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Man delays life-saving surgery due to council housing delay
11:20am Tuesday 9th October 2012 in News
A man waiting for life-saving surgery has been told he must wait until he is officially homeless before a council will find him a new home.
Alan Burton, 47, of Crescent Road, Brighton, first applied for new council accommodation in October last year when the owner of the private home he rented told him he would be selling it.
Now, with the property sold and the owners scheduled to move in four weeks time, Mr Burton is desperately looking for somewhere else to live.
During the wait, he has delayed a triple heart bypass three times due to fears about where he would be living when he will come out of hospital.
Brighton and Hove City Council has told him to remain in the house until the new owner is ready to move in as he will then become eligible for emergency temporary housing.
Households requiring “emergency” housing are waiting up to two years before a suitable property is found. The council has more than 14,000 people on its waiting list.
Mr Burton, who is in the council’s Band B priority for those with major medical needs, said: “I just don’t know where to turn. The council needs showing up on this.
“Some families in Band C – those with minor medical needs – have been waiting since 2005.
“All they keep on telling me is to wait in the home until the new owners are ready to move in. Then I’ll be classified as homeless so the council said it can put me in temporary accommodation.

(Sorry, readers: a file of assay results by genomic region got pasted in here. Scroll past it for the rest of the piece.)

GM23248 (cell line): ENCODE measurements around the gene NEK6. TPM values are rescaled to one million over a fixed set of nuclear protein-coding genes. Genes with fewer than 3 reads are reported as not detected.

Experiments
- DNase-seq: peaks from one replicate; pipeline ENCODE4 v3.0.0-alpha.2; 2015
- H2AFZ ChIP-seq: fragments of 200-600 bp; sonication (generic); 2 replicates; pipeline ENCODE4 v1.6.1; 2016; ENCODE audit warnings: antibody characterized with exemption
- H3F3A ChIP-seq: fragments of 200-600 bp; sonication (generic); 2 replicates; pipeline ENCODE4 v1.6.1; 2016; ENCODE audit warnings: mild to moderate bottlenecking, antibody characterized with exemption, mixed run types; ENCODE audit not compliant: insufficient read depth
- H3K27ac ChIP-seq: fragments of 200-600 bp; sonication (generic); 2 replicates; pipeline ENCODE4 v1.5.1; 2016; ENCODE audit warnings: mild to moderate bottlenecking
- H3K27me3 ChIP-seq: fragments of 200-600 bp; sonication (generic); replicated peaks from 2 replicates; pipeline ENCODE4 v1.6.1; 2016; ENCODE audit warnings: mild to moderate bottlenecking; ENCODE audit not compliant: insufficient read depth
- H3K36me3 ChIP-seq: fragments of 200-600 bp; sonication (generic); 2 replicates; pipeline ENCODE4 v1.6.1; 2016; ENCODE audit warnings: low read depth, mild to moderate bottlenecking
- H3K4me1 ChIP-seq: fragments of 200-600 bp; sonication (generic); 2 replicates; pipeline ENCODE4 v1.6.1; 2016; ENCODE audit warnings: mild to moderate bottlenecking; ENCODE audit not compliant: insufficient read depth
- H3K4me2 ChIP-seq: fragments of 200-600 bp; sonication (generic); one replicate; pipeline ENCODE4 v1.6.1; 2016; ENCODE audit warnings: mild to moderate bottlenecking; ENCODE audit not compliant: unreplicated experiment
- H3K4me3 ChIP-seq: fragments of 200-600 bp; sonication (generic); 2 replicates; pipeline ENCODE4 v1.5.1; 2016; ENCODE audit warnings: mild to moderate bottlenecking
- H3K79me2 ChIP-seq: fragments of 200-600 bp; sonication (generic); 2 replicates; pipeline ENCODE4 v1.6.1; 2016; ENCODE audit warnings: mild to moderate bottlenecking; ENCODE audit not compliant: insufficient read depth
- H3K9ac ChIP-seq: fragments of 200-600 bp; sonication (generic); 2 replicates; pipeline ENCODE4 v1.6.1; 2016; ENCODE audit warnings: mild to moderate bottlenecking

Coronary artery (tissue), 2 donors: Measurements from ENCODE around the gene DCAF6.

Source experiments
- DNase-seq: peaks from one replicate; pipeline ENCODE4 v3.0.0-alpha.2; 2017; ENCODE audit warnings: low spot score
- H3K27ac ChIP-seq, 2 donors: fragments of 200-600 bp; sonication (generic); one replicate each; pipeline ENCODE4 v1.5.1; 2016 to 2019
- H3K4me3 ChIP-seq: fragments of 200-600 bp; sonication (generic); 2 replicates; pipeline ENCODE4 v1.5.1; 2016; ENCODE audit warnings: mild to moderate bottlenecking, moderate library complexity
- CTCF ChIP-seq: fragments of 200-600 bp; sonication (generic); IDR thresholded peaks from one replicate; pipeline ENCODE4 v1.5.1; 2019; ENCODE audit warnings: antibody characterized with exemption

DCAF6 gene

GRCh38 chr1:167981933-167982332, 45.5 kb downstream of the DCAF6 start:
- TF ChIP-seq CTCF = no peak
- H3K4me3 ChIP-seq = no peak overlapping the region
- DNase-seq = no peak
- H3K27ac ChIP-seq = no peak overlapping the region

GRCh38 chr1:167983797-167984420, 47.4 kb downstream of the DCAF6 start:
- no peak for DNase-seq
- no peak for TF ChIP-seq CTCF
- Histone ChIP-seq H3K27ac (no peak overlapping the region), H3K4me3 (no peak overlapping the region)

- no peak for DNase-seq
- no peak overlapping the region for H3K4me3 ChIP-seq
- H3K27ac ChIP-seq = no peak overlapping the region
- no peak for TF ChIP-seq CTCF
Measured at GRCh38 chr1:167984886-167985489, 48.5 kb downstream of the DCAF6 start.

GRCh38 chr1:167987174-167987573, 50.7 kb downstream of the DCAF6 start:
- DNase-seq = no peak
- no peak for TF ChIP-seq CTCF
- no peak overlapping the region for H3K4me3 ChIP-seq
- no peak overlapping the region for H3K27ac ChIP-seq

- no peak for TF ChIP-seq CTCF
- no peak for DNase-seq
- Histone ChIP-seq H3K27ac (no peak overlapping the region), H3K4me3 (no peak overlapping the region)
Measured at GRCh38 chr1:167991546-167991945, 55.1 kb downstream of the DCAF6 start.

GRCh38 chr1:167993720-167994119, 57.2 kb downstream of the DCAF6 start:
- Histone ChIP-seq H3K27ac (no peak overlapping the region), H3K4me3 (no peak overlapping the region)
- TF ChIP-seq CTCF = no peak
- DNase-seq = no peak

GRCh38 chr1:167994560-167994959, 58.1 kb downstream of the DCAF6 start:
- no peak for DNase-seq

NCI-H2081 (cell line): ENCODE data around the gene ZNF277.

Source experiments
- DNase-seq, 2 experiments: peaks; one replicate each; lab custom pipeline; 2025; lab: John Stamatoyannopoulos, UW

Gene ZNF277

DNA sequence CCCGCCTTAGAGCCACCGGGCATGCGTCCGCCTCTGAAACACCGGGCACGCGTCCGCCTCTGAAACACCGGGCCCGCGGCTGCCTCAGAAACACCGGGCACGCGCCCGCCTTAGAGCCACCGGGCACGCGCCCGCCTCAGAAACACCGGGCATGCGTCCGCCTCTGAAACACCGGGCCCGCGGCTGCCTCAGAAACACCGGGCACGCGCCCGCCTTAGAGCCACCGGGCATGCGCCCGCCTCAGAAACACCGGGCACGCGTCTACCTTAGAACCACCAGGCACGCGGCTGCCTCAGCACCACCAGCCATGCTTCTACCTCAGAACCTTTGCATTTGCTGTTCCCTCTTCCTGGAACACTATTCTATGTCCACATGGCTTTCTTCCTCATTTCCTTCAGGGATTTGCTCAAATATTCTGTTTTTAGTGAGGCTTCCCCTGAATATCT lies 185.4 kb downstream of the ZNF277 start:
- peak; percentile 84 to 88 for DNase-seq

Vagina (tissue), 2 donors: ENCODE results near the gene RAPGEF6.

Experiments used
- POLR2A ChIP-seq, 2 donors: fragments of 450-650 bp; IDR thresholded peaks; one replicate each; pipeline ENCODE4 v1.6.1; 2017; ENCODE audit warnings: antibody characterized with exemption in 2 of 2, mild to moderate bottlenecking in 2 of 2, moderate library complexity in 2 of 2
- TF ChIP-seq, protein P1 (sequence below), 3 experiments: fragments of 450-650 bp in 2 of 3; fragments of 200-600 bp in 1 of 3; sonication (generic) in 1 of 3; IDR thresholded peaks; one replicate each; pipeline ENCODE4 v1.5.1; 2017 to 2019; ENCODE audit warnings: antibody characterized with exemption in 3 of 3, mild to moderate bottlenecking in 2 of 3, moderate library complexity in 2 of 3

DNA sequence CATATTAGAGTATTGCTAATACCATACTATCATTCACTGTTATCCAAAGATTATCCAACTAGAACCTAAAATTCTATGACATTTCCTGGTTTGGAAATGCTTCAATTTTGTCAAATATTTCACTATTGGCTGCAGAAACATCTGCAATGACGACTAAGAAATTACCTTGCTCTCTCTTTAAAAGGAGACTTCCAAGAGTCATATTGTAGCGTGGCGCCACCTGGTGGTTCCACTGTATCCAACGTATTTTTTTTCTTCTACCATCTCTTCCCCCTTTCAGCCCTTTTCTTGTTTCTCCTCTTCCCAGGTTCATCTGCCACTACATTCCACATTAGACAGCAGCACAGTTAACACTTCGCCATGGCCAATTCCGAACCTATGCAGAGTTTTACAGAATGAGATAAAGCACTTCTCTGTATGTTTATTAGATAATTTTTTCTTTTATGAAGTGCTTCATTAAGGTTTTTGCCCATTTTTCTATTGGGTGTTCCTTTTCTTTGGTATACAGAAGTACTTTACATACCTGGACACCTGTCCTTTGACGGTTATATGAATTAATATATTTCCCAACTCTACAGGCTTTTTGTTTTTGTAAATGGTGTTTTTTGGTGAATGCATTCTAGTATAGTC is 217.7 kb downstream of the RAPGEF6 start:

“That was the last straw. I’ve been having sleepless nights and I just can’t take it any more. I’m not trying to jump the queue. How am I supposed to go in for lifesaving surgery and come back out to temporary accommodation?”
Information in the council’s latest Homemove magazine shows that people in Band A – the council’s ‘emergency’ category – waited on average two years before securing a one-bedroom flat.
The same publication shows in the last month there have been more than 450 people in the top band bidding for properties.
A council spokesman said: “We are sympathetic to residents with housing problems and assure them that we provide a fair and transparent allocation of our homes but the fact is that demand massively outstrips supply.
“We have around 12,000 homes and approximately 14,000 households on the housing register with only around 800 properties in the city becoming vacant and available for letting each year.
“People on the register choose which properties to bid on and so it is quite possible that people have been on the register since 2005 if they are waiting for a particular type of property or their assessed housing needs are very low.”